Nation’s Newest & Strongest “Ban the Box” Law Highlights Need for Employers to Work With Background Screening Companies; States CriminalBackgroundRecords.com

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Recently the city of Los Angeles passed what is seen to be the strongest “Ban the Box” Law in the Nation and, subsequently, highlights an urgent and immediate need for all employers and organizations to work with a well-qualified, third-party background screening company in order to maintain full compliance with existing and potential laws governing the industry. Adam Almeida, President and CEO of CriminalBackgroundRecords.com states: “The new Ban-the-Box law in Los Angeles is very applicant friendly and will affect public and private business working in the City, and certainly highlights the need for all companies across the country to ensure hiring practices are compliant.”

Criminal Background Records

Criminal Background Records

The new ordinance in Los Angeles is clearly one of the most applicant friendly laws and sends a clear signal of change across the nation regarding the use of criminal background records as part of a pre-employment background check.

Earlier in 2017 the City of Los Angeles’ “Ban the Box” ordinance went into effect, although a grace period for full compliance will extend into mid-year, and will dramatically change how job applications are viewed and how applicants are vetted. Adam Almeida, President and CEO of CriminalBackgroundRecords.com states: “The new ordinance in Los Angeles is clearly one of the most applicant friendly laws and sends a clear signal of change across the nation regarding the use of criminal background records as part of a pre-employment background check.”

Los Angeles continues to be one of the most progressive cities in the country and the “Los Angeles Fair Chance Initiative for Hiring” Ordinance is another example. It is an aggressive law seeking to end hiring discrimination based on criminal history.

From EmploymentLawBlog.info (Feb 24, 17):

Last month, Los Angeles joined a growing group of U.S. cities taking steps to end hiring discrimination based on a job applicant's criminal history. The "Los Angeles Fair Chance Initiative for Hiring" ordinance took effect on January 22 and is arguably the strongest and most progressive so-called "Ban the Box" law in the country. (1)

The Fair Chance Initiative sets the rules to checking criminal records of job applicants in a way that is similar to other related laws. The question of criminal history is removed from the application, the position being applied for must have very clear and well defined reasons to have criminal history reviewed, and criminal history, as part of a criminal background check, can only be considered after a provisional offer of employment is placed.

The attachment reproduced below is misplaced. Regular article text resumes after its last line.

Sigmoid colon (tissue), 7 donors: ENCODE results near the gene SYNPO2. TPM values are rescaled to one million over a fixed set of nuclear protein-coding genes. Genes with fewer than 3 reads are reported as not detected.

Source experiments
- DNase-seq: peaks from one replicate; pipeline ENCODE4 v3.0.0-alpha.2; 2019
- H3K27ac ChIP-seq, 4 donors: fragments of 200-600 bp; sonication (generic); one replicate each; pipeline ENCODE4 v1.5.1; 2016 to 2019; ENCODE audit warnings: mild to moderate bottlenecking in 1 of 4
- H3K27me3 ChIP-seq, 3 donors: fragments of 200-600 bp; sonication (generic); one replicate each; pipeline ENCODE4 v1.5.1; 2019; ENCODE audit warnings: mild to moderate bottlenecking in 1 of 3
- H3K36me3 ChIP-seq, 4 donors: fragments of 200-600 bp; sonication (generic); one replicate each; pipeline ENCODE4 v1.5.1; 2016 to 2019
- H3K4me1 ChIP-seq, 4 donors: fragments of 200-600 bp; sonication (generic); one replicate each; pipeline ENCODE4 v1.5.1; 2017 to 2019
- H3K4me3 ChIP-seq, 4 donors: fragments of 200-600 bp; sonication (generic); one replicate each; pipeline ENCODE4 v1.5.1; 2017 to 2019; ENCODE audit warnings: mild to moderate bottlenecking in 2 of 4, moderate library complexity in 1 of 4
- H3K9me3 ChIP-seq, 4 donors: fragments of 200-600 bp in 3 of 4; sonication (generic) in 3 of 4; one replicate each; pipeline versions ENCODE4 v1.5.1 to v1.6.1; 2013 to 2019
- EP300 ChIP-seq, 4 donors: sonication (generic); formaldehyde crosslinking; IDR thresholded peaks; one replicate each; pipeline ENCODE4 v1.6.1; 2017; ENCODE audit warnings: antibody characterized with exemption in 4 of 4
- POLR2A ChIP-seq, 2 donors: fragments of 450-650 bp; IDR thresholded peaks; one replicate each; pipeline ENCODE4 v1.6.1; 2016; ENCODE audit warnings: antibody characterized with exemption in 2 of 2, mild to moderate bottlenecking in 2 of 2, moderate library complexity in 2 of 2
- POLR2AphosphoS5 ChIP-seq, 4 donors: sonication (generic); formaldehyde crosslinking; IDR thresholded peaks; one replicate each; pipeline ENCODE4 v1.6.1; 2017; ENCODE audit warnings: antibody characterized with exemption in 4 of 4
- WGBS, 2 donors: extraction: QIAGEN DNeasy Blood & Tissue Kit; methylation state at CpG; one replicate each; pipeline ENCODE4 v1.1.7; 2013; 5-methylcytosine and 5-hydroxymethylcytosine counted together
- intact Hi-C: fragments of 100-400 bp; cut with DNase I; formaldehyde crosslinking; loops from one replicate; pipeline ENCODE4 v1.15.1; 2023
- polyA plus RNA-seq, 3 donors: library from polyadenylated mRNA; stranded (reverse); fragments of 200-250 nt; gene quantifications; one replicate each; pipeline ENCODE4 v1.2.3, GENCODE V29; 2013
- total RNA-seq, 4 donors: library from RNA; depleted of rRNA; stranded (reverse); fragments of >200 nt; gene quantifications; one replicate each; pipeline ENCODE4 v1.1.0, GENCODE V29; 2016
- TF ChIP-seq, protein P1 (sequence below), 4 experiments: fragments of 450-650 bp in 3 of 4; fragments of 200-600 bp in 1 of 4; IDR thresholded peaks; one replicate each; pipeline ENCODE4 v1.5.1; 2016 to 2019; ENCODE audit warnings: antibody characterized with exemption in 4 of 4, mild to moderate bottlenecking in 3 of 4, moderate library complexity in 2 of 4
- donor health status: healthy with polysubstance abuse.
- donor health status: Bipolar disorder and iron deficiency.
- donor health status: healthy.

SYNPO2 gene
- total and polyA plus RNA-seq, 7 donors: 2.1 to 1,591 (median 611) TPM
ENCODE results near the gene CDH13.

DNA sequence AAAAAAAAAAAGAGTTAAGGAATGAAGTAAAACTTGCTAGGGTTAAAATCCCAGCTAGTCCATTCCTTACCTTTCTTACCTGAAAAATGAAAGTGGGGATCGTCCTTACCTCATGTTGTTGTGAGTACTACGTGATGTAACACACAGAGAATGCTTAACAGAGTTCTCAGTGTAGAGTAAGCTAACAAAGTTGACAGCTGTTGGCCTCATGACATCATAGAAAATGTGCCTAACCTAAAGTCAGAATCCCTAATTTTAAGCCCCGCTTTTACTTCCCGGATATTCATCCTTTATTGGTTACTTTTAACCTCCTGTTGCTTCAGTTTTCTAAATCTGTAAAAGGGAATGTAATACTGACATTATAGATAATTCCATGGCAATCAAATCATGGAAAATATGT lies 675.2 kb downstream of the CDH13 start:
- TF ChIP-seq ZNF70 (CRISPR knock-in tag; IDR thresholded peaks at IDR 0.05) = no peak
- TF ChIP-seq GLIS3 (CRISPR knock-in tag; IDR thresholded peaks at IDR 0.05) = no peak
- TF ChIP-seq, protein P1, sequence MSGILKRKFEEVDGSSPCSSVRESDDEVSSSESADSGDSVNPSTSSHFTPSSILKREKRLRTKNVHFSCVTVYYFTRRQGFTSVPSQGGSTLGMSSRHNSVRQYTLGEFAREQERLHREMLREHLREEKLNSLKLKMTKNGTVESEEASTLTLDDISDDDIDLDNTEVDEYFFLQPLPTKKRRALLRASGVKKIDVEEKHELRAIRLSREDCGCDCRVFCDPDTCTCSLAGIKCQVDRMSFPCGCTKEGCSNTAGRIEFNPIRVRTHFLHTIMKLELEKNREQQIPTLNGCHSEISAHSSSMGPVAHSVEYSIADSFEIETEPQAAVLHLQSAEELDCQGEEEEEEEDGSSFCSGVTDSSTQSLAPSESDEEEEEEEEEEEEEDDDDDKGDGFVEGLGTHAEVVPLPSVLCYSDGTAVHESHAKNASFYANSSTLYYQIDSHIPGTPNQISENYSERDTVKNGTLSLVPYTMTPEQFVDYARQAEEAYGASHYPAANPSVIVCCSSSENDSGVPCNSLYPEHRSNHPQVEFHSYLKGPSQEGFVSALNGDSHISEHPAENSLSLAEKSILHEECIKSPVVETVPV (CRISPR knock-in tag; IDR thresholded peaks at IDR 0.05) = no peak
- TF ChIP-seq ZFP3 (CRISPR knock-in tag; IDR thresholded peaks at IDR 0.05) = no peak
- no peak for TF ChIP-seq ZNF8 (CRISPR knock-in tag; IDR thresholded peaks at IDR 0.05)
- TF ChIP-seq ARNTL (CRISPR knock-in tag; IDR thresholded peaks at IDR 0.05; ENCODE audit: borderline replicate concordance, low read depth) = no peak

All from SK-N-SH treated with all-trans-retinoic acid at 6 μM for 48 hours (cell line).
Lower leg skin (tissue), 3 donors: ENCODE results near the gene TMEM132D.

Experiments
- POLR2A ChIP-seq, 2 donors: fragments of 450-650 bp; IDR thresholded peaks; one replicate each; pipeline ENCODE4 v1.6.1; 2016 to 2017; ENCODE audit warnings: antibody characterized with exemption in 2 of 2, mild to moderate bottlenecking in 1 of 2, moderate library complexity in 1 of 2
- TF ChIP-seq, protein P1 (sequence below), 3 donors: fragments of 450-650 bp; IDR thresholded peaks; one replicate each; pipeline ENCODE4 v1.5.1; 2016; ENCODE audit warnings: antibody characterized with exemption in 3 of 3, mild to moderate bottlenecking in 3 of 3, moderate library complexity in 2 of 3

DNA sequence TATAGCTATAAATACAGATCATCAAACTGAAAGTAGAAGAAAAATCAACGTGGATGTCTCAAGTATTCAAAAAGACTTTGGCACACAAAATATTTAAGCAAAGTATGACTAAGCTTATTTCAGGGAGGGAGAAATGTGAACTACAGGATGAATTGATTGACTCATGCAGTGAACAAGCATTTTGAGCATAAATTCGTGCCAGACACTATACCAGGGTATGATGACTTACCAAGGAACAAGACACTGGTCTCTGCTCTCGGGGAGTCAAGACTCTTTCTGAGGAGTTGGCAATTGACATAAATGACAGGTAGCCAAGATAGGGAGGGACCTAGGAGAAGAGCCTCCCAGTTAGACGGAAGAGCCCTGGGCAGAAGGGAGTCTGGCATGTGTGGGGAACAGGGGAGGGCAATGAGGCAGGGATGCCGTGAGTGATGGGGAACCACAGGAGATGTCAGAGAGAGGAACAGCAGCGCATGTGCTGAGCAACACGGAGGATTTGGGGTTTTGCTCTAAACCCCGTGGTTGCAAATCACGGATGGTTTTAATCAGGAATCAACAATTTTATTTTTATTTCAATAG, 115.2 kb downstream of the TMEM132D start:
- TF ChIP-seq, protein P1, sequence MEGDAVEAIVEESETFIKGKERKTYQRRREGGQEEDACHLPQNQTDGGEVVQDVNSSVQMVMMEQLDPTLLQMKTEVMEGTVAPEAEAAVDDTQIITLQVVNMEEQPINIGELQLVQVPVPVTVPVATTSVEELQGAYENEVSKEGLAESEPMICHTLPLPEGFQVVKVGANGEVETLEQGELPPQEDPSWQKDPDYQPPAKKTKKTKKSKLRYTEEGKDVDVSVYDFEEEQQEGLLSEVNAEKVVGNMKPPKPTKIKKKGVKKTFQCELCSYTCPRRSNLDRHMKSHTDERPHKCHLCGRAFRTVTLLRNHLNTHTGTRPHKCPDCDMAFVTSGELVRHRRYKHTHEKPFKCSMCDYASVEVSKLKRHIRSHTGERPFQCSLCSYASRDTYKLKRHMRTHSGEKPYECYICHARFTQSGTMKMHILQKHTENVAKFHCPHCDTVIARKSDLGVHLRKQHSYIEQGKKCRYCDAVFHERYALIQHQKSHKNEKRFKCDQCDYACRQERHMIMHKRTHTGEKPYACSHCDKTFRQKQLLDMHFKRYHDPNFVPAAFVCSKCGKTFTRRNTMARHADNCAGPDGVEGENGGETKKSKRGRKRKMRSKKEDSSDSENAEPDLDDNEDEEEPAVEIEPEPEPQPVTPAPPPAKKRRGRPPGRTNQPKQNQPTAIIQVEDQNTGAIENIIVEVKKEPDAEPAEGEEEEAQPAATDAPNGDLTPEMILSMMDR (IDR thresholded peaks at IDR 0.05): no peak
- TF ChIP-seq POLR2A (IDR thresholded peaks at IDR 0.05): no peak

Almeida states: “The Los Angeles ordinance appears to go a step further and clearly demands various posting requirements.”

From the National Law Review (Mar. 7, 17):

The Article creates some new notice and posting requirements. First, any solicitation or advertisement seeking applicants for employment must state that the employer will consider qualified applicants with criminal histories consistent with the requirements of the Article. Further, employers must place a notice informing applicants of the provisions of the Article in a conspicuous place at every workplace, job site, or location in the employer’s control visited by applicants. Notice must also be provided to each labor union or representative of workers with which they have a collective bargaining agreement. (2)

More importantly, perhaps, the new law is very key on enforcement.

Almeida adds: “Other “Ban-the-Box” laws have not always been as explicit in detailing potential penalty, whereas the Los Angeles law seems to.”

From the National Law Review (Mar. 7, 17):

The Department of Public Works has authority to investigate complaints of violations of the Article, and to engage in administrative enforcement proceedings to obtain remedies against employers. These remedies include civil penalties, and “any other legal and/or equitable relief as may be appropriate to remedy the violation.” Penalties accrue at $500 per violation for failure to post the appropriate notices, or to retain appropriate records. Any other violation will result in fines of $500 for the first instance, $1,000 for the second, and $2,000 for the third and any subsequent violations. (3)

Almeida concludes: “There are two major points of fact regarding the new law in Los Angeles. One, employers and organizations must take immediate action to ensure they are in full compliance with city, state, and federal laws that govern background screening and, two, a best practice is to work with a third-party employment screening company in order to remain in compliance and avoid penalty.”

CriminalBackgroundRecords.com is a third-party background screening company with highly trained operators well versed in the needs and requirements of companies and organizations large and small utilizing public records, such as criminal records, as part of a hiring process. Assisting companies in maintaining full compliance under the law is a central tenet of all client relationships with CriminalBackgroundRecords.com

Notes:
(1)    employmentlawblog.info/2017/02/las-new-ban-the-box-ordinance-is-the-nations-strongest.shtml
(2)    natlawreview.com/article/prior-criminal-history-job-applications-ban-box-it-s-not-too-late
(3)    natlawreview.com/article/prior-criminal-history-job-applications-ban-box-it-s-not-too-late

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